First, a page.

And less costly plant-based products like these can notably boost the total protein reported on the label — a factor that must be considered when judging the actual meat content of this dog food.
The fifth ingredient is canola oil. Unfortunately, canola can be a controversial item. That’s because it can sometimes (but not always) be derived from genetically modified rapeseed.
Yet others cite the fact that canola oil can be a significant source of essential omega-3 fatty acids.
In any case, plant-based oils like canola are less biologically available to a dog than fish oil as a source of quality omega-3 fats.
The next item is brewers yeast, which can be a controversial ingredient. Although it’s a by-product of the beer making process, this ingredient is rich in minerals and other healthy nutrients.
Fans believe yeast repels fleas and supports the immune system.
Critics argue yeast ingredients can be linked to allergies. This may be true, but (like all allergies) only if your particular dog is allergic to the yeast itself.
In addition, a vocal minority insists yeast can increase the risk of developing the life-threatening condition known as bloat. However, this is a claim we’ve not been able to scientifically verify.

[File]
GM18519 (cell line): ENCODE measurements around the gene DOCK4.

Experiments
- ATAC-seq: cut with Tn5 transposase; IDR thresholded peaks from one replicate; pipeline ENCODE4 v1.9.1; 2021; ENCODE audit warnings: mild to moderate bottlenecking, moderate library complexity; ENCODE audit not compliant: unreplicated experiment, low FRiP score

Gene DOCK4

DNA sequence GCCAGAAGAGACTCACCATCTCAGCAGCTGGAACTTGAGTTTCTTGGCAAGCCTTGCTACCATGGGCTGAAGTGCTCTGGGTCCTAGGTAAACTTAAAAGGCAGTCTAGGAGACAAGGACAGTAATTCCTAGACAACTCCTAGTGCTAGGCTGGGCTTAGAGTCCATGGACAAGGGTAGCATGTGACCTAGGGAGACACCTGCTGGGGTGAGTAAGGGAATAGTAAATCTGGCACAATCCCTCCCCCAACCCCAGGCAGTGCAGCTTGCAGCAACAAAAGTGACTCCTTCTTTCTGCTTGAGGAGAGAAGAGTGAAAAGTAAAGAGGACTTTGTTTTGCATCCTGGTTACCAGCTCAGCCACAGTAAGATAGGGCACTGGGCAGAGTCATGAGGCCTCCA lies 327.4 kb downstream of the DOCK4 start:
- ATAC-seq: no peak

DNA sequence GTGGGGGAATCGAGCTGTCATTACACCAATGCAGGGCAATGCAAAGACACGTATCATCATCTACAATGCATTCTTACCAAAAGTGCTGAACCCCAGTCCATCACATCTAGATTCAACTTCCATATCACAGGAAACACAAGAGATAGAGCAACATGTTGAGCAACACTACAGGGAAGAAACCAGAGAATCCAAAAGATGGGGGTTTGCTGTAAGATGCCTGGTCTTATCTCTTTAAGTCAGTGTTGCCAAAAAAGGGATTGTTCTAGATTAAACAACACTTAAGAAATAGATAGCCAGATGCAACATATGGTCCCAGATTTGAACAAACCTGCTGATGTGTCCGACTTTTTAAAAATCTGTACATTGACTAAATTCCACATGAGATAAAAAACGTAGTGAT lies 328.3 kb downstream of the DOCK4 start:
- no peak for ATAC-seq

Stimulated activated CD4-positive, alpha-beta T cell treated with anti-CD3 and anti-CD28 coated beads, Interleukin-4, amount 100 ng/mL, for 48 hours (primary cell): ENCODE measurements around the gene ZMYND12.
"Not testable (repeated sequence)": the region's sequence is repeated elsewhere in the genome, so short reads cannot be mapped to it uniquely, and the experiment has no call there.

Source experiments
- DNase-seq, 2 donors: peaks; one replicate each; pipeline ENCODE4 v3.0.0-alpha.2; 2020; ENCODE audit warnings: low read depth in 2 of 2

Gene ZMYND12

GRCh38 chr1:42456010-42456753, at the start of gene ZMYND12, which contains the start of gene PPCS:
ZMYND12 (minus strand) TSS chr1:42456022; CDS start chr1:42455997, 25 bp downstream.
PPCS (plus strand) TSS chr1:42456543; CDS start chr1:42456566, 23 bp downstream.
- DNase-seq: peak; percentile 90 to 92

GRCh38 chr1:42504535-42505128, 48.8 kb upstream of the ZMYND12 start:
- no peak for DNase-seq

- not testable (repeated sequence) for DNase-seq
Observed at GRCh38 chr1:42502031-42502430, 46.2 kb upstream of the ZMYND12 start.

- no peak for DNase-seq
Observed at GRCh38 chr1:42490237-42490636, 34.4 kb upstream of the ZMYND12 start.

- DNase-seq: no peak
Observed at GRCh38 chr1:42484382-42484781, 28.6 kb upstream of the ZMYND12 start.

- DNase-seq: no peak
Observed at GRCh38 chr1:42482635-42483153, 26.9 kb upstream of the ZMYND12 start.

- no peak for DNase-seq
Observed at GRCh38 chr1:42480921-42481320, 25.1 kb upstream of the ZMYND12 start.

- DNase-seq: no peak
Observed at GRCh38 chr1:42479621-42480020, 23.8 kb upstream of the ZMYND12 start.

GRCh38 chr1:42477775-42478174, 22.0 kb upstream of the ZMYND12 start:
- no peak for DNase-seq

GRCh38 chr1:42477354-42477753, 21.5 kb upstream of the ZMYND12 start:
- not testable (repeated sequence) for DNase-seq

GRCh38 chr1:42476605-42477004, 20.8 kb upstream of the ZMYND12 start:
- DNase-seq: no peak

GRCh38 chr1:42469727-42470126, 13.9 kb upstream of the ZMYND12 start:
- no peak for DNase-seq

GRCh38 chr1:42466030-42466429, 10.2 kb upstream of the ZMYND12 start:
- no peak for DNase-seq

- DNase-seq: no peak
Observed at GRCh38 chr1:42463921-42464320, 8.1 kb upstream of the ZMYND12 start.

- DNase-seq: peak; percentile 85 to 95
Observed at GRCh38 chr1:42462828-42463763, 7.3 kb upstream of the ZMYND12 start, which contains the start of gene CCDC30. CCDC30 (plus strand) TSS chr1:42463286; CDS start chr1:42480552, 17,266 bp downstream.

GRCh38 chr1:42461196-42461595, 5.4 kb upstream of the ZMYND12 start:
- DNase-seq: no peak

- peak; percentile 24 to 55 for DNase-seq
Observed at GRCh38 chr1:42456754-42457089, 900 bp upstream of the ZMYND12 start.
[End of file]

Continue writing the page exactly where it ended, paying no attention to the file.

In any case, unless your dog is specifically allergic to it, yeast can still be considered a nutritious additive.
What’s more noteworthy here is that brewers yeast contains about 48% protein, a factor that must be considered when judging the actual meat content of this dog food.
After the natural flavor, we find dicalcium phosphate, likely used here as a dietary calcium supplement.
From here, the list goes on to include a number of other items.
But to be realistic, ingredients located this far down the list (other than nutritional supplements) are not likely to affect the overall rating of this Natural Balance product.
With 6 notable exceptions…
First, salmon oil is naturally rich in the prized EPA and DHA type of omega-3 fatty acids. These two high quality fats boast the highest bio-availability to dogs and humans.
Depending on its level of freshness and purity, salmon oil should be considered a commendable addition.
Next, we find flaxseed, one of the best plant sources of healthy omega-3 fatty acids. Provided they’ve first been ground into a meal, flax seeds are also rich in soluble fiber.
However, flaxseed contains about 19% protein, a factor that must be considered when judging the actual meat content of this dog food.
Additionally, we note the use of dried potato products, the dried residue of the potato processing industry primarily consisting of potato pieces, peelings and culls.
With the exception of perhaps its caloric content and a small amount of protein, potato products are of only modest nutritional value to a dog.1
This recipe also includes taurine, an important amino acid associated with the healthy function of heart muscle. Although taurine is not typically considered essential in canines, some dogs have been shown to be deficient in this critical nutrient.